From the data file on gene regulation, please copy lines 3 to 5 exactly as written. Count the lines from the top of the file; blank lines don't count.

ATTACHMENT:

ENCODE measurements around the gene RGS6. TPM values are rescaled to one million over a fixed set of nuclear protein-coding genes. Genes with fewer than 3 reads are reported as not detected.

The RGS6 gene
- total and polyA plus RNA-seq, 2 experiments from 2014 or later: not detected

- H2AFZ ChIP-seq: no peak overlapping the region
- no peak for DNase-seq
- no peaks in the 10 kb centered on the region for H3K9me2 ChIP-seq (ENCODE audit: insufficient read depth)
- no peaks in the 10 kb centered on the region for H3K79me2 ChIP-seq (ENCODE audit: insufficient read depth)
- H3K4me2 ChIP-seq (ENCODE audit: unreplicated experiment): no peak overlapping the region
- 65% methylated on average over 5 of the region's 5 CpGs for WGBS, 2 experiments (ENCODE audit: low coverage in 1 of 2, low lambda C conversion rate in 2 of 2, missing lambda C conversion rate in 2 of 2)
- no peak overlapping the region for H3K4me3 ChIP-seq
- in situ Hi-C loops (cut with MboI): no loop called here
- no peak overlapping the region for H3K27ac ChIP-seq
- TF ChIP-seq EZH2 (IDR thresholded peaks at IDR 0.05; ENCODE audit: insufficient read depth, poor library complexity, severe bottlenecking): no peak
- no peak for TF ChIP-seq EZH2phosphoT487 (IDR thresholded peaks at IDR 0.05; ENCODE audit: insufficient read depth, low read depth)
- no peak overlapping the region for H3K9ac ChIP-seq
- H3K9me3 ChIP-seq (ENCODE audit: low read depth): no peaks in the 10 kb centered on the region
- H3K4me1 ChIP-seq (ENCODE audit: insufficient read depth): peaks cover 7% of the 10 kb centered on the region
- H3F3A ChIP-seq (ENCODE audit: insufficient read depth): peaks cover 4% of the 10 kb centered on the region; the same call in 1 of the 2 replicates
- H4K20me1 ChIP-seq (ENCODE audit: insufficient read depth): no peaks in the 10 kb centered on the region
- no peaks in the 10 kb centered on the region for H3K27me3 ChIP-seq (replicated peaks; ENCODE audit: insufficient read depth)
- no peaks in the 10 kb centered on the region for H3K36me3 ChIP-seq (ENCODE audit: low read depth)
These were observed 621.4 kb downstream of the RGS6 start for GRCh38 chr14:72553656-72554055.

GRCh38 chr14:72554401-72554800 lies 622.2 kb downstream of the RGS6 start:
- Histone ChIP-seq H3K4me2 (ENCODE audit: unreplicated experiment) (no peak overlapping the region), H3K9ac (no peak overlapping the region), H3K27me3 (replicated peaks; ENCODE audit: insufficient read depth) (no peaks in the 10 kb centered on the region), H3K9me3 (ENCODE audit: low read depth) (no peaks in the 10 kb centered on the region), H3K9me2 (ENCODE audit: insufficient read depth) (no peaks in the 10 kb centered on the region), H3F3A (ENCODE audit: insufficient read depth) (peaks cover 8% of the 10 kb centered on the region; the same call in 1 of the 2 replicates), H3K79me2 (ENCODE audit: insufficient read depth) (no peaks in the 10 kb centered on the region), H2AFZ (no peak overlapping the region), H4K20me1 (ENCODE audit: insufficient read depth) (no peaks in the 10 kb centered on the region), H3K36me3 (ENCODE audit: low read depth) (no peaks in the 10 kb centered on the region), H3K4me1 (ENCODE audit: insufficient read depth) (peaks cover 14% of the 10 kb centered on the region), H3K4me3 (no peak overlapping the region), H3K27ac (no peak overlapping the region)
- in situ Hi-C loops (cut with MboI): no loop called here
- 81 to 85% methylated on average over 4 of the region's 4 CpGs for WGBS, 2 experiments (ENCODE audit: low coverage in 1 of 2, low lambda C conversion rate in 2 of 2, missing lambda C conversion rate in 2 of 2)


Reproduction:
- total and polyA plus RNA-seq, 2 experiments from 2014 or later: not detected

- H2AFZ ChIP-seq: no peak overlapping the region
- no peak for DNase-seq